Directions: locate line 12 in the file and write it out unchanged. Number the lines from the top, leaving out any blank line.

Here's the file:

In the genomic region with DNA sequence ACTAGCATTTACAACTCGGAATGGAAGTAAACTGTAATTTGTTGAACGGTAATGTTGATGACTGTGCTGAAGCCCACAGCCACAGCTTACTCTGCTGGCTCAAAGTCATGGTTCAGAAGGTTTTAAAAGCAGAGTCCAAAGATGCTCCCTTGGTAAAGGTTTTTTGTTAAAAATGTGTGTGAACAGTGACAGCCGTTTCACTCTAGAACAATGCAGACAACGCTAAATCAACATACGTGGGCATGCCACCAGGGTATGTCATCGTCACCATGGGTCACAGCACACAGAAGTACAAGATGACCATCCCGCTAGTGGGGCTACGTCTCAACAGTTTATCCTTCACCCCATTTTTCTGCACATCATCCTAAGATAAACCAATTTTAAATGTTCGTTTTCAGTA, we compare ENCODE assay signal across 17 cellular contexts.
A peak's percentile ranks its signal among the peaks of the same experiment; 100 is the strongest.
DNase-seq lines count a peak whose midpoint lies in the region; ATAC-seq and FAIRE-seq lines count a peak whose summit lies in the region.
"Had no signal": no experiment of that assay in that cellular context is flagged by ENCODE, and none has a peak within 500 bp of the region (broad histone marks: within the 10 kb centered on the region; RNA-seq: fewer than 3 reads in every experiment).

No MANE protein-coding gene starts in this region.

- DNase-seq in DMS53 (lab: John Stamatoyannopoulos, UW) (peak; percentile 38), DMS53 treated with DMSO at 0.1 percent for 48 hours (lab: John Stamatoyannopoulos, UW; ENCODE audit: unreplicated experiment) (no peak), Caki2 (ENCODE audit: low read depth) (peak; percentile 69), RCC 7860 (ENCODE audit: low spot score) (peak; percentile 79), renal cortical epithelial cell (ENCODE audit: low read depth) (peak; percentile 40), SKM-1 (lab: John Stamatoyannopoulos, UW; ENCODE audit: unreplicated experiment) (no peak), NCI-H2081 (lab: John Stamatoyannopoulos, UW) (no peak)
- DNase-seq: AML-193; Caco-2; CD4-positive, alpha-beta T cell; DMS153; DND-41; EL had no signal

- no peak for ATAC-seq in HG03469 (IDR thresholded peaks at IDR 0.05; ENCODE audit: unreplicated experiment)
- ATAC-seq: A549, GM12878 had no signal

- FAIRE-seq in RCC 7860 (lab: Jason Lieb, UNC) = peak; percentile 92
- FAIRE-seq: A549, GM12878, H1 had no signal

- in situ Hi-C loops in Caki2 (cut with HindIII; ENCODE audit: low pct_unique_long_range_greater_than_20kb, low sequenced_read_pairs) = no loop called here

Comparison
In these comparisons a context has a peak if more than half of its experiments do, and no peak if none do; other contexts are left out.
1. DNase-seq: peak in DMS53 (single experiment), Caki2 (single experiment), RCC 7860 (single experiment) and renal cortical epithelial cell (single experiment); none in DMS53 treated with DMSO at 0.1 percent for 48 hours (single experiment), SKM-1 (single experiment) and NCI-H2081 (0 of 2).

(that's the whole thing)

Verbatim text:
- in situ Hi-C loops in Caki2 (cut with HindIII; ENCODE audit: low pct_unique_long_range_greater_than_20kb, low sequenced_read_pairs) = no loop called here